Before returning these systems to operation, disconnect electrical power to each unit by switching off the main breaker. All connections at the heater and control thermostat should be allowed to dry carefully and thoroughly. Before restoring electrical power, a qualified electrician should check for shorts on all heating circuits. You can then restore electrical power and use the heaters to help dry out the interior of the house.

Sometimes in emergencies, stand-alone, plug-in heaters are used by homeowners as a source of temporary supplemental heat. These heaters, however, usually maintain a small fan, and its motor will likely need special attention after being submerged.

A second type of electric space heat is the central electric furnace. This furnace consists of electrically heated coils, a fan to provide air circulation across the coils, and controls which include safety relays. Just like the gas forced-air furnace, the electric forced-air system is susceptible to corrosion and damage, resulting in reliability problems or safety hazards. If there is any question whether flood water has reached an electric furnace, have the unit checked by a professional. In all cases where you have decided to try to salvage the unit, a qualified professional will need to replace all controls, safety interlocks, and probably motors.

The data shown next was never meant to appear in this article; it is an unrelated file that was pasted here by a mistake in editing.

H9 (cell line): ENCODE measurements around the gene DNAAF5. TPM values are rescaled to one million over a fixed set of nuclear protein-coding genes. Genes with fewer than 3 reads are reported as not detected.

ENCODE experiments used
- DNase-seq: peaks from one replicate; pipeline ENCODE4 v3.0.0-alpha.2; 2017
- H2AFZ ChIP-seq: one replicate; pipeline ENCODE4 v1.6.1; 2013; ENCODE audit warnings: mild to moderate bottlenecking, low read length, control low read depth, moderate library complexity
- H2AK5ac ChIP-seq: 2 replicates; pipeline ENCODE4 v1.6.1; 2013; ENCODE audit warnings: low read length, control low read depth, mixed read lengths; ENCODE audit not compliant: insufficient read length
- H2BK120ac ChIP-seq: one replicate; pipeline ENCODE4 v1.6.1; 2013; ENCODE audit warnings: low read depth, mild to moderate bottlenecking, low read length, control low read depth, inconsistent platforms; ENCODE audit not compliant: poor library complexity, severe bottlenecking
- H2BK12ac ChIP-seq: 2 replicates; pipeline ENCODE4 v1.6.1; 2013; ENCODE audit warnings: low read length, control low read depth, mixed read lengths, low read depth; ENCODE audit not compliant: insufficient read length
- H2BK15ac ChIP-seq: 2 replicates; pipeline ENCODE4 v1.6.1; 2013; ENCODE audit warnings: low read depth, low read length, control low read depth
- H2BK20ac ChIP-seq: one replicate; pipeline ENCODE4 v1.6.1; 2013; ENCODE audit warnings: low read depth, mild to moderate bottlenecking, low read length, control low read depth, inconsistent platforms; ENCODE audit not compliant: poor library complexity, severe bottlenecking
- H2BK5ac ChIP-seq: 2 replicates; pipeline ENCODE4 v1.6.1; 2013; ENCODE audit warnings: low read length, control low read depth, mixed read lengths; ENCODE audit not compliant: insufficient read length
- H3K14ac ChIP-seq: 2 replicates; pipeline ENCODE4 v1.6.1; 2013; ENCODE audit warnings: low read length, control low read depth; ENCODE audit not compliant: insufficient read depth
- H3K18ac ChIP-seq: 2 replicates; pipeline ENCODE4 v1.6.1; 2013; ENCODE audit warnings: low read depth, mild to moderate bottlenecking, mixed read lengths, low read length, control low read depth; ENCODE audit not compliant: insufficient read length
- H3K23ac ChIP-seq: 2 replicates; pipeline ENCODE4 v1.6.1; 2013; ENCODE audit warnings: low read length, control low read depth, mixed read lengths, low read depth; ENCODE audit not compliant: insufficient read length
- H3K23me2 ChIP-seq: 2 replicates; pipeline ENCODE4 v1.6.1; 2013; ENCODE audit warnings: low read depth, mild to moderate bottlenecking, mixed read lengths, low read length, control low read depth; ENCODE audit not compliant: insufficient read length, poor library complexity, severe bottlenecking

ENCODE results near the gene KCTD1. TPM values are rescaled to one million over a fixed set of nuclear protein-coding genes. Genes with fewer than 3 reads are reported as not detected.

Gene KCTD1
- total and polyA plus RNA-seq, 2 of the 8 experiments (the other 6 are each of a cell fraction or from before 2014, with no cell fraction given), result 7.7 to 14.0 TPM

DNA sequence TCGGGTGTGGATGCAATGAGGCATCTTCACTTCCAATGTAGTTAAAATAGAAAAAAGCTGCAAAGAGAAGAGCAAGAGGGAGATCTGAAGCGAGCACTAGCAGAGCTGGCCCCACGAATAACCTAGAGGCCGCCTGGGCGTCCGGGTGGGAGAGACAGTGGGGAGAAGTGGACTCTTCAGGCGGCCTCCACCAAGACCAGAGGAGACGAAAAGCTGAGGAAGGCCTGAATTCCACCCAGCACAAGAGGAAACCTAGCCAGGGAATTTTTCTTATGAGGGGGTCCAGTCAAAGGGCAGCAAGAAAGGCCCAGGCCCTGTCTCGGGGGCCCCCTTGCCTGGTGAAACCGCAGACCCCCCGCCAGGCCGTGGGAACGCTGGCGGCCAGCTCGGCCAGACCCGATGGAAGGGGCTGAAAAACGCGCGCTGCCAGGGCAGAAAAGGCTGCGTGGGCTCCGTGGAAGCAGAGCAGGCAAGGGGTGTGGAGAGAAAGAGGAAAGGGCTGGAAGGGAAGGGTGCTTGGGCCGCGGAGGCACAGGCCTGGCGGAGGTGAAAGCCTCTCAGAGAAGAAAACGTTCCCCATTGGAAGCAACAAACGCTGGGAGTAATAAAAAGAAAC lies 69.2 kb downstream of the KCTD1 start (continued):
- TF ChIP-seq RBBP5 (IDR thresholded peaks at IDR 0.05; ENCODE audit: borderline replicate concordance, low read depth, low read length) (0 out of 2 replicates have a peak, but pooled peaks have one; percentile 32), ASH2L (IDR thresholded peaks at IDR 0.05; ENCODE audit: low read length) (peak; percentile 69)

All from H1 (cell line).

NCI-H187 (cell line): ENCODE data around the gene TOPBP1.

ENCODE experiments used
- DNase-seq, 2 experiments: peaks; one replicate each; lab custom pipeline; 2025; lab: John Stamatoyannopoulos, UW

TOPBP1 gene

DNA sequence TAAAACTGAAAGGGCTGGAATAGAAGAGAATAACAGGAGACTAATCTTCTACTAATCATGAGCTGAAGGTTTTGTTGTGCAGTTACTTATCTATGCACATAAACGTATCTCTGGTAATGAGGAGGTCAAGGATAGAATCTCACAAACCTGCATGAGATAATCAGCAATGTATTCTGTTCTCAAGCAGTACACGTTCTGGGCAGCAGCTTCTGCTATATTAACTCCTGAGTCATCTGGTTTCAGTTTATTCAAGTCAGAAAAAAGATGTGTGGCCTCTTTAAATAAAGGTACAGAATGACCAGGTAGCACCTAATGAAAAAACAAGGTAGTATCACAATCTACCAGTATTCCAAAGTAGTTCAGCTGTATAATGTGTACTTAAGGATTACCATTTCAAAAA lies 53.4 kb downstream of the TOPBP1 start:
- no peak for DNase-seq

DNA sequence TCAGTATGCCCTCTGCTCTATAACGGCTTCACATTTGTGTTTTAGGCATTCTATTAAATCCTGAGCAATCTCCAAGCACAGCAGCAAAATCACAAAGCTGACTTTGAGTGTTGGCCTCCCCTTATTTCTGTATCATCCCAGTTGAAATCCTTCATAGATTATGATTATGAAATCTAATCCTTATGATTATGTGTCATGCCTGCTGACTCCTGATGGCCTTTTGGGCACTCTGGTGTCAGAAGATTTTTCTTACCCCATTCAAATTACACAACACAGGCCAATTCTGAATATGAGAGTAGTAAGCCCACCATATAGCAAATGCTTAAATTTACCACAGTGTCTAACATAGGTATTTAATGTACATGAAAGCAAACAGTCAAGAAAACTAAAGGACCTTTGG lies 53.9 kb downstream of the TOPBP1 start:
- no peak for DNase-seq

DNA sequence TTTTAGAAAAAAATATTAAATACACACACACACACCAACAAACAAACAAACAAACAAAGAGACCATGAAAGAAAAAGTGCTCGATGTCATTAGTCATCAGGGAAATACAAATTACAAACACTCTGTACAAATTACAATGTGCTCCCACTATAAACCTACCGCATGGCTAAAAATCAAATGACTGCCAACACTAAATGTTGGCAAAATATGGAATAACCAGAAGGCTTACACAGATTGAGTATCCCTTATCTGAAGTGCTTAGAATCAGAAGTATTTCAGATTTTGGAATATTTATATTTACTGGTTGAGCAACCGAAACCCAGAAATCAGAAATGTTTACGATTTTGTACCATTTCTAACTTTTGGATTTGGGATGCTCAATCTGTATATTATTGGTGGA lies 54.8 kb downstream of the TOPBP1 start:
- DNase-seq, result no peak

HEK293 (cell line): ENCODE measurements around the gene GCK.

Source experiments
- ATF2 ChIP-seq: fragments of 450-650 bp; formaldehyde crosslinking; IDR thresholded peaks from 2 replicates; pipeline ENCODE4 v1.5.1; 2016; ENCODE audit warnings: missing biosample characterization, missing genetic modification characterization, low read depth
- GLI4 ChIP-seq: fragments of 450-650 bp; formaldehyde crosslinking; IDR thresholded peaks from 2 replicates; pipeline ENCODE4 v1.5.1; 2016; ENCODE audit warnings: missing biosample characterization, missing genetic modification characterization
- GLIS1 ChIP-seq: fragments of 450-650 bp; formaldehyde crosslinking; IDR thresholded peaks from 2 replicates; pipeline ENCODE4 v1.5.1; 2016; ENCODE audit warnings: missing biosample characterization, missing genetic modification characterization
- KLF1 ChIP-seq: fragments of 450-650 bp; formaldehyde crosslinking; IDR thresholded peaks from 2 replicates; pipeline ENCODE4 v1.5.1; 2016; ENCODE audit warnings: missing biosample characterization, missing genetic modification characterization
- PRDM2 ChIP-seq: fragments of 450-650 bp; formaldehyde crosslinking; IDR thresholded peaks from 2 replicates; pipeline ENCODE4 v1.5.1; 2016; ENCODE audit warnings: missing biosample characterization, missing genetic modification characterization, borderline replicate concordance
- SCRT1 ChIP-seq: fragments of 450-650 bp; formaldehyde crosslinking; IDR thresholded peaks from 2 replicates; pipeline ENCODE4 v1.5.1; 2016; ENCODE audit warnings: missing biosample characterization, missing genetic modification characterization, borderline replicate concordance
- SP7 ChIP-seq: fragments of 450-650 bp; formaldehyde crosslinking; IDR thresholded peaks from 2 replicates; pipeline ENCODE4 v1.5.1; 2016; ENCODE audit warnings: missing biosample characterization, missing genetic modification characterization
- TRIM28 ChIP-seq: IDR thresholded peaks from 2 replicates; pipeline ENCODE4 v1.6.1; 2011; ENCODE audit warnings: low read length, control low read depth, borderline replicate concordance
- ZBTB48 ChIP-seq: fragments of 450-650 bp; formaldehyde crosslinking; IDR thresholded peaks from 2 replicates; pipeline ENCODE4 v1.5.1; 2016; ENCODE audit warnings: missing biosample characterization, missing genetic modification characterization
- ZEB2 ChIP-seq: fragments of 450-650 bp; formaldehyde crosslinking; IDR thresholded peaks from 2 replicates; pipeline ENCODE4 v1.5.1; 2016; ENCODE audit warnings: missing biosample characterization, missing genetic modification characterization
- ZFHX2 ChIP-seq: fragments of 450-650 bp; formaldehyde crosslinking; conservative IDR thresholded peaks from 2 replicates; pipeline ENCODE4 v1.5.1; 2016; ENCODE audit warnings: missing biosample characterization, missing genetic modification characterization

Electric forced-air heating systems have essentially the same ductwork as gas-forced air systems, so the same actions are in order. Discard any wet duct insulation. Disassemble, clean, disinfect, and dry the ductwork. Take extra care in reassembling the ductwork to avoid leaks. Carefully insulate all ducts in unconditioned spaces.

Radiant Ceiling Heat

In this type of heating system, electrically-heated cables are embedded in the plaster or drywall ceiling. The cables warm the ceiling, which in turn warms the room by radiant heat.

If the ceiling becomes wet from a flood, the plasterboard will weaken, and perhaps crack and the ceiling will need replacement. Although the electrical cables themselves may appear to be undamaged due to their tough, waterproof coating, there may have been large mechanical stresses on the cable, and a qualified electrician should be consulted to determine whether the cable is reusable.

Heat Pumps And Air Conditioning Systems